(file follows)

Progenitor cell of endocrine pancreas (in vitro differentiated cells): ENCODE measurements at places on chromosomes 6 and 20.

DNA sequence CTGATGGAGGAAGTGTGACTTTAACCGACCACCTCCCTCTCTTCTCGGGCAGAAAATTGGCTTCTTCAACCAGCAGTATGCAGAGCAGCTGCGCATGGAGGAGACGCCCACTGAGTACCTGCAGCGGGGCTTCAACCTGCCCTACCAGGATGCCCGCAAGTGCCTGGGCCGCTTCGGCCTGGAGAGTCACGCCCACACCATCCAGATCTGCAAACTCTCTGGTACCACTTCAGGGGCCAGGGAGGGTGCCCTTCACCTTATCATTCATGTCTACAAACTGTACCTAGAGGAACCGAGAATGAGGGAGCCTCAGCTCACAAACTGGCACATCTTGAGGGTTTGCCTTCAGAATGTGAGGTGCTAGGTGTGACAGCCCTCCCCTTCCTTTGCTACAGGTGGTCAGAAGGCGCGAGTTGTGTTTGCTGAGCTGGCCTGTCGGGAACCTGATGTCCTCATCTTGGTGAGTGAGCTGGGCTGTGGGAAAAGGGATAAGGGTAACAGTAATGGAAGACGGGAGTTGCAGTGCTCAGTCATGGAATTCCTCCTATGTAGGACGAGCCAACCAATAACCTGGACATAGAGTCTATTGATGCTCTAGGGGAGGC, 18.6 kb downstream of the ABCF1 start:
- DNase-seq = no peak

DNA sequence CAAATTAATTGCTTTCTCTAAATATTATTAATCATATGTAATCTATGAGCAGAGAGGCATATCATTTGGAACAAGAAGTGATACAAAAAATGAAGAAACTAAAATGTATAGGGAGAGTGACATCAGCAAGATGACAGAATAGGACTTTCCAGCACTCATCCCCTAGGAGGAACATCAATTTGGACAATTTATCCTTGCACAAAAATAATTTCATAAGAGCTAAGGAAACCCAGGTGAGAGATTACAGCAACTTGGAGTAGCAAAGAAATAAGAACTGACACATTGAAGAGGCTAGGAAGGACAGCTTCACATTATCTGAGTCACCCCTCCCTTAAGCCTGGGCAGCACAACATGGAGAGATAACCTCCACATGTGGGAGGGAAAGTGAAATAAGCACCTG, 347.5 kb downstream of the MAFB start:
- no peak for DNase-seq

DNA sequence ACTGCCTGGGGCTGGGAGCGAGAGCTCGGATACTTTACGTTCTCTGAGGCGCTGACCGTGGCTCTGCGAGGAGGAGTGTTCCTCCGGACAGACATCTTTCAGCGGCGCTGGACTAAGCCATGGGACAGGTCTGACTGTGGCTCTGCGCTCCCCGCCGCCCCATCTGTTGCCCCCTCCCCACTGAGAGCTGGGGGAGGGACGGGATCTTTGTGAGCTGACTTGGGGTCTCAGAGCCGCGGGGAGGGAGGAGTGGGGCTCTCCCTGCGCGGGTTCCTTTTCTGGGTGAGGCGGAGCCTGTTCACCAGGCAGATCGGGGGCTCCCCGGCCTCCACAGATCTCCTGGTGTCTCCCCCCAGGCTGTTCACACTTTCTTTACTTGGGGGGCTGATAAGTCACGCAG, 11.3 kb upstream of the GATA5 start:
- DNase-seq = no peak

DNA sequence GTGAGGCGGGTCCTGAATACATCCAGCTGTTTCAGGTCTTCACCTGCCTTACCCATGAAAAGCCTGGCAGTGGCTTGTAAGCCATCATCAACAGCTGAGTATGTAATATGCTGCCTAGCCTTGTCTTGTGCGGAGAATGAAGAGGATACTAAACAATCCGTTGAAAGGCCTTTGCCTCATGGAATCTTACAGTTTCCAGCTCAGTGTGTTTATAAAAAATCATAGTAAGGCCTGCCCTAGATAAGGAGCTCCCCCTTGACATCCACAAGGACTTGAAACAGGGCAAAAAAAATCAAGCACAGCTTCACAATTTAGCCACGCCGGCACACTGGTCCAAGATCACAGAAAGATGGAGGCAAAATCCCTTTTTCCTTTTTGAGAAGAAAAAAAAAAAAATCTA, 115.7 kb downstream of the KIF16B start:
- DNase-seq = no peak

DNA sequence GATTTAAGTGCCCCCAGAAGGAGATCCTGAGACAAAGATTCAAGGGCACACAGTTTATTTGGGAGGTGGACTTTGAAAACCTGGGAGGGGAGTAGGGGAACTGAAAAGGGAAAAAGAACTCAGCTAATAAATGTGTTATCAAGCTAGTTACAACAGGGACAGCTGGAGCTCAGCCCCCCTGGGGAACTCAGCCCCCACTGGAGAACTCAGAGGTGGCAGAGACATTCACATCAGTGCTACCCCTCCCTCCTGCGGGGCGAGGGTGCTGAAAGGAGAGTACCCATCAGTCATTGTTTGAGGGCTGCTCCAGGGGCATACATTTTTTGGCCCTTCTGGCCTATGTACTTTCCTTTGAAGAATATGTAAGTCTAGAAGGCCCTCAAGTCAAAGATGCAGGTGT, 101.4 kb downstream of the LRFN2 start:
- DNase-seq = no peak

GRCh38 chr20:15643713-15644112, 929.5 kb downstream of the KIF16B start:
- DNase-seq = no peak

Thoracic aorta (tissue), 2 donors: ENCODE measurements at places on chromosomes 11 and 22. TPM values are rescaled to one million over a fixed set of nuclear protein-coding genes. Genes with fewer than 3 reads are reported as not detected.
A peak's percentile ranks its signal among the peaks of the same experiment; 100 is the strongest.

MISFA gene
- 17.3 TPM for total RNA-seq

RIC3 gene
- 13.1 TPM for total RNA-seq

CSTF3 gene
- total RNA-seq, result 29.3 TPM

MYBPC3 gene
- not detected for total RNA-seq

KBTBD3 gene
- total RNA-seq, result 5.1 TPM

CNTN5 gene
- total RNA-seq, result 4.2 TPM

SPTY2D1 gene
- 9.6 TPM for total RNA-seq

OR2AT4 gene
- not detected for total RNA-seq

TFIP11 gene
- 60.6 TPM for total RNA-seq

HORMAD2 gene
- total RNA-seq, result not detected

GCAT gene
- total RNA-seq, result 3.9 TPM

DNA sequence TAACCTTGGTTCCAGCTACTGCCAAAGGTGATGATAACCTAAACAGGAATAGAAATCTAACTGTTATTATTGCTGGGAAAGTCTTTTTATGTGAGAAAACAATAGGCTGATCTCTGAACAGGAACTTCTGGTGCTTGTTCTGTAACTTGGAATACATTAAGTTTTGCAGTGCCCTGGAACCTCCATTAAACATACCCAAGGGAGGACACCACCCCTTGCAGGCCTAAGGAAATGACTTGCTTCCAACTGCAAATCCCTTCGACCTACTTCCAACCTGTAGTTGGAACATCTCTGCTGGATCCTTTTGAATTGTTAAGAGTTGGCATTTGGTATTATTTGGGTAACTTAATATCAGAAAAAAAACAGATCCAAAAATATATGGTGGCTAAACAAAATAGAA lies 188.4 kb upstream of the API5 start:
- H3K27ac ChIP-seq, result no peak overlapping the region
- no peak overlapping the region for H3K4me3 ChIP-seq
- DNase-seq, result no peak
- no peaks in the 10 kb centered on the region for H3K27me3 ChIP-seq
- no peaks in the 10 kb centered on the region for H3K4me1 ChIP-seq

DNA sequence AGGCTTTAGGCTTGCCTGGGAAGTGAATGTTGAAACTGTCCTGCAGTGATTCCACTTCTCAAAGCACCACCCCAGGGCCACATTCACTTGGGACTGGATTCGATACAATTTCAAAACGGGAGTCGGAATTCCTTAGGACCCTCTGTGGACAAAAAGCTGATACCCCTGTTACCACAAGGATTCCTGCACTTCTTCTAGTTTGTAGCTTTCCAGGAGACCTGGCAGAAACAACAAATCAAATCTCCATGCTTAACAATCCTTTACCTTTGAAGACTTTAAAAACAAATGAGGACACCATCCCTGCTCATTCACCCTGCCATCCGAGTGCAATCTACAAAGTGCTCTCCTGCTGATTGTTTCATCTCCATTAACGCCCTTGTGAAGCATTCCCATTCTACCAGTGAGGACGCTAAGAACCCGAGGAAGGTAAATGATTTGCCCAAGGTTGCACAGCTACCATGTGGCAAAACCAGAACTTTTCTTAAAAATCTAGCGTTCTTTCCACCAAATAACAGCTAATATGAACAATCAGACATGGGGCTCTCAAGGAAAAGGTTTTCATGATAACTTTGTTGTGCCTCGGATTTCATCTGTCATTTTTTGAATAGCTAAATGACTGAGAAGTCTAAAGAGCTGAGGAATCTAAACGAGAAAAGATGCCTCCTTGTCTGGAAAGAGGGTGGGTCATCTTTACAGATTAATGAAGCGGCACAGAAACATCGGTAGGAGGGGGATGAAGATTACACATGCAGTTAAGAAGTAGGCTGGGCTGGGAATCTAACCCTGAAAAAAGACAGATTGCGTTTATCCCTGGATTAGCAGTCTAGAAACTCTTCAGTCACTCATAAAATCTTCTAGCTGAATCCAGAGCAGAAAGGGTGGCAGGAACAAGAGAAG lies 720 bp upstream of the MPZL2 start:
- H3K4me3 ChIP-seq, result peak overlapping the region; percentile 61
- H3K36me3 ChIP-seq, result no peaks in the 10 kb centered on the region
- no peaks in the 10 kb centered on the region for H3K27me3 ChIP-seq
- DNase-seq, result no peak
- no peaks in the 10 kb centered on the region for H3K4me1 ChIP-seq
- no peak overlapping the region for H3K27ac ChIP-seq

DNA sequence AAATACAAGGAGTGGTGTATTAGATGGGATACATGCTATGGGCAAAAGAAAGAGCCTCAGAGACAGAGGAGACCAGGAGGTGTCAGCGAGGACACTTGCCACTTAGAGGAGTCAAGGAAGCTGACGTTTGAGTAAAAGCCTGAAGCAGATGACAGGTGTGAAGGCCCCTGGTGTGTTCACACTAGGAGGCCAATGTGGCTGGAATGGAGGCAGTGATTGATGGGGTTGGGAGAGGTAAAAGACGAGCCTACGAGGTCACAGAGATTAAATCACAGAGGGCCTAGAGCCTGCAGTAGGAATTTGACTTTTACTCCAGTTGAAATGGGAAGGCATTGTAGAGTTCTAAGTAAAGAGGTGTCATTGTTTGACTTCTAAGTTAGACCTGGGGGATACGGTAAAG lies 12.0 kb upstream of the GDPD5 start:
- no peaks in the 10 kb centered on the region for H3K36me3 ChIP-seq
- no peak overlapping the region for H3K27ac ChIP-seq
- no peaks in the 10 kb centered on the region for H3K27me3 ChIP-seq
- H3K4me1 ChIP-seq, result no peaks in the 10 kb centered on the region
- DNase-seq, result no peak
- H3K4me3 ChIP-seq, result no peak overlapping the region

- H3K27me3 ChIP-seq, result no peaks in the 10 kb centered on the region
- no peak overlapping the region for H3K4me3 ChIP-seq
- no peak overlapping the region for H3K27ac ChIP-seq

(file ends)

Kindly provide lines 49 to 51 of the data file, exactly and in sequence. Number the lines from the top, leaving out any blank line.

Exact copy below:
- no peaks in the 10 kb centered on the region for H3K4me1 ChIP-seq
- no peak overlapping the region for H3K27ac ChIP-seq

DNA sequence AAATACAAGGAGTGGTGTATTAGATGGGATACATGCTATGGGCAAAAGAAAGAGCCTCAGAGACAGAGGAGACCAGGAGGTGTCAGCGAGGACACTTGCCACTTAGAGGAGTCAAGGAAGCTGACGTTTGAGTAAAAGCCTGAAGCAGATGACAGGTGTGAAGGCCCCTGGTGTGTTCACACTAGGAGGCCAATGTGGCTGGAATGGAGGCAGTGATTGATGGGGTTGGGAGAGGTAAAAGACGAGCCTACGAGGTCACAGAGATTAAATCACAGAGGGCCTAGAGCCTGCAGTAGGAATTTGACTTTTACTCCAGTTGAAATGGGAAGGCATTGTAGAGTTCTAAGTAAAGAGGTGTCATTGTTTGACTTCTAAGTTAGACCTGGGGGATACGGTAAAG lies 12.0 kb upstream of the GDPD5 start: